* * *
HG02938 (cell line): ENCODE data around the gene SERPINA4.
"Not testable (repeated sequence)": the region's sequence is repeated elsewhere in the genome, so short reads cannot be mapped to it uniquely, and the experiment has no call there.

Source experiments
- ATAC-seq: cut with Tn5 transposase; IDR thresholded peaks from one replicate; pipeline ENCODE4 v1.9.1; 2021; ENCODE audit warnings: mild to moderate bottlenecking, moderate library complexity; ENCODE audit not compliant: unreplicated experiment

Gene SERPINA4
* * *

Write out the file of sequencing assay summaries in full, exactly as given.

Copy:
HG02938 (cell line): ENCODE data around the gene SERPINA4.
"Not testable (repeated sequence)": the region's sequence is repeated elsewhere in the genome, so short reads cannot be mapped to it uniquely, and the experiment has no call there.

Source experiments
- ATAC-seq: cut with Tn5 transposase; IDR thresholded peaks from one replicate; pipeline ENCODE4 v1.9.1; 2021; ENCODE audit warnings: mild to moderate bottlenecking, moderate library complexity; ENCODE audit not compliant: unreplicated experiment

Gene SERPINA4